Friday, August 6, 2010

Fantastic FNQ photo Friday

Far North Queensland Green - Images by Paul Dymond

Need a bit of green in your life? Well we've got in in spades. If you had to pick a colour to describe far north Queensland then it would have to be green. From the golf courses of Port Douglas to the wetlands of Mareeba. From the parks of Townsville to the thick, tropical rainforests of the Daintree. Throw in some Cooktown mangroves, Port Douglas pizza parlours and Yungaburra markets and you have a world of green. If your day is feeling a bit drab and concrete-like I hope this cheers you up.

Wednesday, August 4, 2010

Why I love stock photography

As photographers we tend to be like sharks. We have to constantly keep moving, keep producing new images. Constantly looking to better our previous efforts. And that's a good thing. Like sharks, if we don't keep moving we tend to die - if only creatively and not physically.

But there's a downside to this constant moving forward. We forget to look back. If you have children you'll know how quickly they grow. You might not notice it every day but an easy way to have it hit you over the head is to flick back through the pictures you've taken of them over the years. Start the year they were born and move forward.

I'm sure I'm not the only parent who has suddenly realised it's way past their bed time as they spend hours flicking (well scrolling these days!) through nostalgic images that bring a smile to the face and a tear to the eye.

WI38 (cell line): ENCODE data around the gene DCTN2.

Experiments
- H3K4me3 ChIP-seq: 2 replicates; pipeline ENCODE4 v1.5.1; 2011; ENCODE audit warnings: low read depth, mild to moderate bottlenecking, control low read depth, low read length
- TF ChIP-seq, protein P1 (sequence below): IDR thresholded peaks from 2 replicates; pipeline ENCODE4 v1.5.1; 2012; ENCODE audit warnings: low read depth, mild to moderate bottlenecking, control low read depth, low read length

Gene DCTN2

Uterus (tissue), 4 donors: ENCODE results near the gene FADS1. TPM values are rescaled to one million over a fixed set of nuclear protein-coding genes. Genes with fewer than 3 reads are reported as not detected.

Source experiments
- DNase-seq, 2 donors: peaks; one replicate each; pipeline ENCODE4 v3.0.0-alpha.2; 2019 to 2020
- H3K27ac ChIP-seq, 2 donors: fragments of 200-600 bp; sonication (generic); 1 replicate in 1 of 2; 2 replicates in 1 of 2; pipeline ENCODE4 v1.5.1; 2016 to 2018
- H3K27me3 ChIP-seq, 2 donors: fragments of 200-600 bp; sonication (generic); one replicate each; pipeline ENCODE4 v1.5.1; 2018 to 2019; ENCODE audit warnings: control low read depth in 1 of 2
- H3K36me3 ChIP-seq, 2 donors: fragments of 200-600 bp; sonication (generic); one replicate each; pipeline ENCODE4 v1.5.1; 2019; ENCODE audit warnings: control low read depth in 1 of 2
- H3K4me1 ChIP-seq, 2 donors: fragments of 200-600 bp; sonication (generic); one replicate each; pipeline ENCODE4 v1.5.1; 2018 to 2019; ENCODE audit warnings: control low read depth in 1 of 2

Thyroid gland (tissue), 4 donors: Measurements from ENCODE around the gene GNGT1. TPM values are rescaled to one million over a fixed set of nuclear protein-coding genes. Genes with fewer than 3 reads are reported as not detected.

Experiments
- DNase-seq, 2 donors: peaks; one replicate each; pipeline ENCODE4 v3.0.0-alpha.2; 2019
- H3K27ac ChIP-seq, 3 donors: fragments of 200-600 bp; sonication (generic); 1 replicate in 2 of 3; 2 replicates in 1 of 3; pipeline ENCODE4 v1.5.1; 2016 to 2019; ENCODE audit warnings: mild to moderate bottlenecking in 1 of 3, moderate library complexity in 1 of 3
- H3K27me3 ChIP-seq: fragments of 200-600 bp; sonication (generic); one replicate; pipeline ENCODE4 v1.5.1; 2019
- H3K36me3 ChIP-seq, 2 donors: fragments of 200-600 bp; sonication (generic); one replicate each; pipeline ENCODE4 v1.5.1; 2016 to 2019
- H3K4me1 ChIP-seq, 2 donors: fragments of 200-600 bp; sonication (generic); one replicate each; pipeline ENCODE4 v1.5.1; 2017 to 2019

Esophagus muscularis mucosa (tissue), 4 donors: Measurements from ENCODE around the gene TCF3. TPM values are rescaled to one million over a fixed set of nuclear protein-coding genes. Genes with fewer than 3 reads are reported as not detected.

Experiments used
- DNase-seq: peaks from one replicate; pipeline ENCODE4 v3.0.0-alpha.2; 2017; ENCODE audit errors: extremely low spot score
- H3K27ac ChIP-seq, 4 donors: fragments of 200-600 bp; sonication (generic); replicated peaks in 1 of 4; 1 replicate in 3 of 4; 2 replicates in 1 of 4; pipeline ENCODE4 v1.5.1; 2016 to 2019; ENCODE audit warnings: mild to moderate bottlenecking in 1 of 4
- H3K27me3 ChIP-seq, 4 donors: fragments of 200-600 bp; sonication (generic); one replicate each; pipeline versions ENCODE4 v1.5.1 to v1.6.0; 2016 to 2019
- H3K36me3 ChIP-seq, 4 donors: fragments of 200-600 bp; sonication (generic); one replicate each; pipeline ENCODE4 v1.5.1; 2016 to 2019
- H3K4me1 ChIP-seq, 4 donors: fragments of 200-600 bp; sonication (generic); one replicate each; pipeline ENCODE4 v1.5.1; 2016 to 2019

But how many of us do this with our 'real' photographs. The ones we make to feed our creative souls. This thought process was partly inspired by the boys over at PhotoNetCast
In their latest podcast #49 their guest is Jim Pickerell, he of the Negotiating Stock Photo Prices book fame. And they were talking about Steve McCurry shooting the last ever produced roll of Kodachrome film. And Mr Pickerell mentioned that a lot of film images weren't commercially valuable in this day and age because they just don't look as sharp or as clear as digital images.

And he may be right. But for me my stock photography archive has so much more value to me than just commercial opportunities. And I hope it's the same for you. Maybe if I was shooting products in a studio the feeling would be different but I'm a travel photographer. And every image, no matter whether it was shot on Kodachrome or Sandisk, no matter whether it was taken yesterday or 24 years ago has incredible value. They are all reminders of amazing journeys, incredible experiences and the events that have shaped my life and my sensibilities.

But we forget that value to us in our constant need to move forward to the next assignment. So take a break from shooting new stuff. Go back and look through your archives. Revel in the joy those pictures bring you. Relive the amazing moments and the feelings that were running through your head and heart when you clicked the shutter. Go travelling vicariously through your pictures all over again.